Dover’s dominos-3: The Dover school board battles the Discovery Institute

(See part 1, part 2 here.)

The Dover school board members were encouraged to adopt their policy by the offer, when they encountered the inevitable legal challenge, of legal representation by the Thomas More Law Center, based in Michigan, and which was “created in 1999 by Thomas Monaghan, founder of Dominos Pizza and a philanthropist for conservative Catholic causes.” The center supports all kinds of religion-based social policies, and was eager to take on the teaching of evolution theory in schools. To give you some idea of how extreme this group’s views are, the president and chief counsel of the center Richard Thompson believes that:

Christianity is under siege from all quarters, but especially from the federal courts, the American Civil Liberties Union, and what Thompson calls the “homosexual lobby.”

The ACLU and the courts are “basically cleansing America of religion and particularly Christianity,” Thompson said. “It’s almost like a genocide. It’s a sophisticated genocide.”

So it is clear that Thompson is a charter member (along with Bill O’Reilly) of the crazy cult that believes that it is Christians who are persecuted in the US. Anyone who uses the word “genocide” to describe the situation of Christians in the US clearly needs to lie down and take a nap until the fever passes.

The Thomas More center and the Dover school board were itching for a fight with those they saw as secular Darwinists. “Bring it on!” seemed to be their cry. Needless to say, the somewhat more sophisticated strategists at the Seattle-based Discovery Institute were not happy with their erstwhile allies in Dover shouting loudly about their blatantly religious motives. They could see their cautious, delicately-balanced, and expensive long-range plan, which depended upon carefully avoiding any mention of religion, falling apart because of the clumsy blundering of the Dover board, aided and even egged on by the Thomas More lawyers.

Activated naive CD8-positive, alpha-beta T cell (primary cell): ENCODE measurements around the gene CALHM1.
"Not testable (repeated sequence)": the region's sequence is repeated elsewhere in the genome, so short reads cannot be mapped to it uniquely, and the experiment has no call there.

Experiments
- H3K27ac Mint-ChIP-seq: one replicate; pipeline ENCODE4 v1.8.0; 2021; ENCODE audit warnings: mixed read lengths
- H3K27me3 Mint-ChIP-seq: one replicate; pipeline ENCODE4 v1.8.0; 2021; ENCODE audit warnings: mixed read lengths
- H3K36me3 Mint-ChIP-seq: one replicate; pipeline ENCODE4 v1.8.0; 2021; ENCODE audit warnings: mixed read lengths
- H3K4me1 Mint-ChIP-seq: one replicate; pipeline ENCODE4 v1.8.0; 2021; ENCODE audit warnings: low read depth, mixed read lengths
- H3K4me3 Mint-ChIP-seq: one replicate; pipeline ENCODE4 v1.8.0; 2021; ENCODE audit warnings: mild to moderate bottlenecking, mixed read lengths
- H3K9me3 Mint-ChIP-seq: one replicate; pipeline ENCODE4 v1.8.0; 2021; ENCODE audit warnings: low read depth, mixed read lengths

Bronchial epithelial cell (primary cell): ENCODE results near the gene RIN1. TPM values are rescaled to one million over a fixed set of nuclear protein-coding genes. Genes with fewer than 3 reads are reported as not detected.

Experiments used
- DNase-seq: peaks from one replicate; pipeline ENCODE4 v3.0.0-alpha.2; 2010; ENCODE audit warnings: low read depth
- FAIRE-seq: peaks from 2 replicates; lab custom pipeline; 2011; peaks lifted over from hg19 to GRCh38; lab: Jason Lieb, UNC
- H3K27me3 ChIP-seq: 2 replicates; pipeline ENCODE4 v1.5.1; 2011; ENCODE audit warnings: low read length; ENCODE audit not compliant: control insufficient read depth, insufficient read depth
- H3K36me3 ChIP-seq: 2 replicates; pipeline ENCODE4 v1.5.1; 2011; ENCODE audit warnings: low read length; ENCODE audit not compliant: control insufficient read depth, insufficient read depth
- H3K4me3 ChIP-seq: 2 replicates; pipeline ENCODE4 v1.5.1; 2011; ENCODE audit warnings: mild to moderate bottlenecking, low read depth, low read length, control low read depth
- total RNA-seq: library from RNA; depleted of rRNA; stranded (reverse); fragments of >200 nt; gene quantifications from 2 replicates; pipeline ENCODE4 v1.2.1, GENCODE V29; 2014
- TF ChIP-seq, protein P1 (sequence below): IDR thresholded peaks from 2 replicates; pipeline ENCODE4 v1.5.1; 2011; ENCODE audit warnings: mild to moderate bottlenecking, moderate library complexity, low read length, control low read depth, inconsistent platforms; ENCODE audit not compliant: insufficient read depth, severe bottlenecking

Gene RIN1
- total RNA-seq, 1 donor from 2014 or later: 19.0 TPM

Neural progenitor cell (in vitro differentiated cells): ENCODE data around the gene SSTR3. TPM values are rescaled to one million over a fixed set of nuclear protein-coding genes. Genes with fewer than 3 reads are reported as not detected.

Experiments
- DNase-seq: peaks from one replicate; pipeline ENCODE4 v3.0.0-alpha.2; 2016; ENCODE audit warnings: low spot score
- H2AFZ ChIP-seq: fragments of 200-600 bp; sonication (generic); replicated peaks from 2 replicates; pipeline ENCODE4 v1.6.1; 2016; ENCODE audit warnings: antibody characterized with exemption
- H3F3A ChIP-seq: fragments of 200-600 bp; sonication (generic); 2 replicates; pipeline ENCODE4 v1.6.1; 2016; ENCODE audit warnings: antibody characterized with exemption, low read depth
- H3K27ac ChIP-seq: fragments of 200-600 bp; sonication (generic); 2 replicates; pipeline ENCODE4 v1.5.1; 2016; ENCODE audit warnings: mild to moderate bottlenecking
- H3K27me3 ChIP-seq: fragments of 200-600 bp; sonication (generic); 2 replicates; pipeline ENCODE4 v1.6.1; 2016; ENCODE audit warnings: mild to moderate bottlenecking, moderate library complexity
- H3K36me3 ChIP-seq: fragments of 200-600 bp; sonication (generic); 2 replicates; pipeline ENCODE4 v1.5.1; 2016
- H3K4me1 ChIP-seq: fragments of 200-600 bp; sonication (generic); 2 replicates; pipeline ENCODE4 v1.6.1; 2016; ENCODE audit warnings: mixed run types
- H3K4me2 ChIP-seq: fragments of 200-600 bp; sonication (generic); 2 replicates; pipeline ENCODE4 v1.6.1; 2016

But once that die was cast and the Dover policy adopted, the Discovery Institute was placed in a quandary. The Thomas More center did not have the legal resources to mount the kind of sophisticated arguments necessary in such a case. Should the Discovery Institute completely disassociate themselves from the Dover school board actions and distance themselves from the case as it went down to likely defeat? Or should they throw themselves also into the fray, provide their own expert witnesses, pour all their considerable financial and legal resources into the case, and hope to secure victory from the jaws of an otherwise almost certain defeat?

In the end they waffled, initially agreeing to be part of the case, and then backing out when the Thomas More Law Center did not want the Discovery Institute’s own lawyers representing their clients. This caused bad feelings on both sides which spilled out into the open, as The Toledo Blade reported on March 30, 2006:

In fact, when Mr. Thompson decided to defend the Dover intelligent design policy, he angered the group most associated with intelligent design: the Discovery Institute, a conservative think-tank based in Seattle.

“We were incredibly frustrated by arrogance and bad legal judgment of goading the [Dover] school district to keep a policy that the main organization supporting intelligent design was opposed to,” says John West, the associate director of the Discovery Institute’s Center for Science and Culture.

The Thomas More Center acted “in the face of opposition from the group that actually represents most of the scientists who work on intelligent design.’’
. . .
In fact, these two prominent supporters of intelligent design couldn’t be much more at odds.

Mr. Thompson says the Discovery Institute bailed out on the Dover Board of Education when three of its experts refused to testify at the last minute, after the deadline for recruiting witnesses had passed.

But Mr. West says the whole thing was the More Center’s fault. Mr. Thompson wouldn’t let Discovery Institute fellows have separate legal representation.

The Discovery Institute has never advocated the teaching of intelligent design, and told the Dover board to drop its policy, Mr. West says. It participated in the trial only reluctantly.

“We were in a bind,” Mr. West says. “Our ideals were on trial even though it was a policy we didn’t support.”

Richard Thompson countercharges that the Discovery Institute people are essentially wimps, people who just talk a tough game but don’t put their beliefs on the line when it counts:

Mr. Thompson says the Discovery Institute’s strategy is to dodge a fight as soon as one appears imminent.

“The moment there’s a conflict they will back away . . .they come up with some sort of compromise.” But in Dover “they got some school board members that didn’t want compromise.”

This intramural battle between two groups supposedly on the same pro-IDC side did not augur well for the trial that was scheduled when some Dover parents led by Tammy Kitzmiller challenged the constitutionality of the school board’s decision.

The stage was now set for the courtroom confrontation.

Next in this series: Why the Dover school board lost the case.

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